Chef Ellen


Health literacy is the ability to obtain, read, understand, and use healthcare information in order to make appropriate health decisions and follow instructions for treatment.

Approximately nine out of ten adults struggle with health literacy. The objective is to become more familiar with your health, medical terminology, and accessing health information. Shedding light onto this much-needed aspect of wellness can hopefully enlighten one to become trusting with themselves and professionals who have their best interests at heart.

Empowerment, education, and advocacy. Health literacy sharpens an individual’s skill to grasp and participate in the health care system to maintain good health. Successfully navigating the many aspects of health literacy may also enable one to tap into the body’s innate wisdom to heal.

As we focus on health literacy this week, I would like to also connect with self-advocacy. For me, both subjects complement one another. One can weigh risks over benefits and ultimately make proactive decisions if comprehension becomes heightened. Therefore, taking action becomes a less stressful situation.

I’ve taken my experience, my work with clients, and extensive research to offer a comprehensive guide to empower those looking for change and best health practices. Navigating a prognosis, diet, lifestyle interventions, drug instructions, interactions, and especially avoidance of long-term drugs can aid in making sense of a complex healthcare system.

I draw from the wisdom of doctors and medical professionals who campaign for plant-based nutrition and advocate for lifestyle medicine practices, in addition to the latest scientific breakthroughs for balance and the advancement of wellness. Finding what works best is the personalized approach. I support more whole food plant-based options because of the health benefits to digestive performance. So, rest assured, please eat what makes you feel best, but consider more plant diversity, easy food swaps, crowding out processed and overly refined, and cooking/flavoring foods to appeal to and improve health.

Could progress and development of basic skills weed out the need for many prescriptions, procedures, and preventable chronic illnesses that introduce the need for repair and recovery? With advancements in integrative therapies, awareness, and empowerment, perhaps we have become more resourceful than those before us, so quick to rely on a quick fix or band-aid a situation instead of root-cause healing and lifestyle medicine foundational practices.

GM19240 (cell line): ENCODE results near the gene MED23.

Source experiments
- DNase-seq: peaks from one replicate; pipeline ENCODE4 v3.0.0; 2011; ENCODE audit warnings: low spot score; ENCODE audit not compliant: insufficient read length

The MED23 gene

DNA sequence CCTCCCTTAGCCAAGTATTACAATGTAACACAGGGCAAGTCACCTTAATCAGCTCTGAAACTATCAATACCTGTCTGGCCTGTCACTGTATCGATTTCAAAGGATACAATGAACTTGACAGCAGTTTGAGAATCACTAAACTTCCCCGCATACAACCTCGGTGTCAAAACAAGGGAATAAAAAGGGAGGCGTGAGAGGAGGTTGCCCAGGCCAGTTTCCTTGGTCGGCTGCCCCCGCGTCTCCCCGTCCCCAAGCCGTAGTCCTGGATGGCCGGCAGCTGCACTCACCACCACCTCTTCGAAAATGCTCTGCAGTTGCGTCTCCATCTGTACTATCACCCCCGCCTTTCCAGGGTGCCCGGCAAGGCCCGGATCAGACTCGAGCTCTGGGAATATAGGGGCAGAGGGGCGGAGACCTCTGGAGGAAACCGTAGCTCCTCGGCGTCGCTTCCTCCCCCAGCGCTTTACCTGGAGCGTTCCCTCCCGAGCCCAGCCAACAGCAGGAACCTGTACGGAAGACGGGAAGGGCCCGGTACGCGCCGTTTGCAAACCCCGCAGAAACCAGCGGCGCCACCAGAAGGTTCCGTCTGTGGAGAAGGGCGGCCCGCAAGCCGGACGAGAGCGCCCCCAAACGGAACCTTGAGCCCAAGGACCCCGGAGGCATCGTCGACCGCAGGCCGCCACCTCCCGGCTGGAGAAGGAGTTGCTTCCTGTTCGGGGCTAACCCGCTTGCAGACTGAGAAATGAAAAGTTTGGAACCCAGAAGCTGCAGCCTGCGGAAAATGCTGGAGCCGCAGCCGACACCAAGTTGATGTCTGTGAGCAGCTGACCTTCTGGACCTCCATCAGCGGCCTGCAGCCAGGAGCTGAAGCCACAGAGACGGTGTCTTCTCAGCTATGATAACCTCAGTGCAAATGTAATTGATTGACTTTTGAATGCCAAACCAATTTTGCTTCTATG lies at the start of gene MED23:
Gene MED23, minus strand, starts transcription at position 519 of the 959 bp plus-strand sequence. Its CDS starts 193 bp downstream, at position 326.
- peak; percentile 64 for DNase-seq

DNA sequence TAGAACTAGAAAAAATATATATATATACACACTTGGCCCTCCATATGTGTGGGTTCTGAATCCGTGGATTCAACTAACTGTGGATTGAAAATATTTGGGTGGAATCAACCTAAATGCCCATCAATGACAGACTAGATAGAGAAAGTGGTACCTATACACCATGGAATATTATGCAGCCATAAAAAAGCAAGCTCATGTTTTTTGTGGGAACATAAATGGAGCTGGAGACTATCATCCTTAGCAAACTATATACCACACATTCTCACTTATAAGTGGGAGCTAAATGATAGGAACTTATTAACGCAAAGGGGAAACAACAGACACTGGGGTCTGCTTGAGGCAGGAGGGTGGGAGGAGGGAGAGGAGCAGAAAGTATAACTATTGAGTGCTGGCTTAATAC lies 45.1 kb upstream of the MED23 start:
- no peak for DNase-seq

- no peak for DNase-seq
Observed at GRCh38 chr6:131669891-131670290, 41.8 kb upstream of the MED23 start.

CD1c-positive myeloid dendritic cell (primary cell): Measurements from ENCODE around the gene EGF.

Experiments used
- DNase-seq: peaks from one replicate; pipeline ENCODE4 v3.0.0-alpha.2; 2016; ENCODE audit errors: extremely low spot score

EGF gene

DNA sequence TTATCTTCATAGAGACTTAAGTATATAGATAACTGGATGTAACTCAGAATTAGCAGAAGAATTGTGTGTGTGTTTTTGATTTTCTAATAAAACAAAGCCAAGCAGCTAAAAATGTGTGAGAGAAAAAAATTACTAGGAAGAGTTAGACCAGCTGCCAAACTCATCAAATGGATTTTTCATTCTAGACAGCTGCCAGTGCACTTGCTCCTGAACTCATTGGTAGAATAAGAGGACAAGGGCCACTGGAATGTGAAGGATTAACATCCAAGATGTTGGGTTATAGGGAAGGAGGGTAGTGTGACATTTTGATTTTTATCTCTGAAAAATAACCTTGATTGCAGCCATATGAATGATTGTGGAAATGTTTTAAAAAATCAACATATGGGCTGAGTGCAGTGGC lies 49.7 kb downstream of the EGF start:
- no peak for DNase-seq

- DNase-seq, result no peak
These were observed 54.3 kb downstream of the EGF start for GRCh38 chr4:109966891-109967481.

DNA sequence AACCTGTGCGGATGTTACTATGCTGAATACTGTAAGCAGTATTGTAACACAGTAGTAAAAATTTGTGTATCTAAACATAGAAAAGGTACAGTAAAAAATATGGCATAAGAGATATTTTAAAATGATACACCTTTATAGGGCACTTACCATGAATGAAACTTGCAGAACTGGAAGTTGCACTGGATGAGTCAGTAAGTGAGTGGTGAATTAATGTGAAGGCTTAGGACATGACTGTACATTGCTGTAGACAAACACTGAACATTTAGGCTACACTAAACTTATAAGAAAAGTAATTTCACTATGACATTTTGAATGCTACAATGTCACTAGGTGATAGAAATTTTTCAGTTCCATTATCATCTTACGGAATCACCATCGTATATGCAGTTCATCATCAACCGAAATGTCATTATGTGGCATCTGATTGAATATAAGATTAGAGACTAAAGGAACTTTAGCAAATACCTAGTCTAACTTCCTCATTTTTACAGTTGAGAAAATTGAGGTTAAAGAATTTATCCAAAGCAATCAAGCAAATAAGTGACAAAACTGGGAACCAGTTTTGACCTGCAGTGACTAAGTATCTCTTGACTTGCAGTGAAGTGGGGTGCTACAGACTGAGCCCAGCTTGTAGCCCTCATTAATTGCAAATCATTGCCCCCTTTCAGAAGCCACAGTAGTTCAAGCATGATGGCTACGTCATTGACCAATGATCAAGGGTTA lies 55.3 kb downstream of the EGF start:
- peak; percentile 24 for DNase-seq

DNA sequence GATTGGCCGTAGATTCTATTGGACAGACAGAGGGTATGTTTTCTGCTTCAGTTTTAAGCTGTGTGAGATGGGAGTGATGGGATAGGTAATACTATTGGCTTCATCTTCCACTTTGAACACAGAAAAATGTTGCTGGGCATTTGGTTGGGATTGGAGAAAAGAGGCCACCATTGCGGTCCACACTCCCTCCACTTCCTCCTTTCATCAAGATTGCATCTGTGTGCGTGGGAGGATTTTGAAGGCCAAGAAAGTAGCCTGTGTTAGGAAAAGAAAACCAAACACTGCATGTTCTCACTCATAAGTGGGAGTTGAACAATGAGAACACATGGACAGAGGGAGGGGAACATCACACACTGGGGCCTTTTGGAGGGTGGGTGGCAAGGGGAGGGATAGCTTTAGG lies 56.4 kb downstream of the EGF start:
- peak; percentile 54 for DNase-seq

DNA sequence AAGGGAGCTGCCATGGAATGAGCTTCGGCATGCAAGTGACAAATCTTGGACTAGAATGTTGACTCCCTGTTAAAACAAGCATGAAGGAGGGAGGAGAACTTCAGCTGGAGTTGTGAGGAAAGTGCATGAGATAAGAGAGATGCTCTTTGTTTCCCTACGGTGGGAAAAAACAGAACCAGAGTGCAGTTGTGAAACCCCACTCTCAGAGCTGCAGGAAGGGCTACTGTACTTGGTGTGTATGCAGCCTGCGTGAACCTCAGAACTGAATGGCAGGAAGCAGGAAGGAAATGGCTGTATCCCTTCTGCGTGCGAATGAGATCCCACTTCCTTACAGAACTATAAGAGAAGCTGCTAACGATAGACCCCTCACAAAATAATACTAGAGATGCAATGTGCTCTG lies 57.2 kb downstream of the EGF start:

A national plan for improving Health Literacy also calls for more attention on educating people to live healthier and make well-informed decisions. Aside from understanding drug instructions and navigating our complex healthcare systems, what if a more holistic approach includes lifestyle modifications? The ripple effect would be prioritizing health, body, mind, and spirit awareness and clear communication from medical professionals to champion healthy behaviors across the board, promoting health and wellness nationwide.

I started a volunteer internship with Doctors for Nutrition in the last several months. In November, they will launch a doctor’s challenge, encouraging physicians to implement a whole food plant-based diet for a month to understand the improved benefits. In turn, these professionals can genuinely assist and educate patients on lifestyle medicine practices and avoiding long-term medications. Furthermore, if empowering an individual’s ability to seek, find, comprehend, and utilize information and services were further developed, they would have the ability to make well-informed decisions and actions for themselves and others.

Basic health literacy is fundamental to the success of each interaction between healthcare professionals and patients—every prescription, every treatment, and every recovery. Self- advocacy and rallying for an actionable plan to empower oneself support balance, becoming more proactive, and grasping a clearer bearing on health-related issues.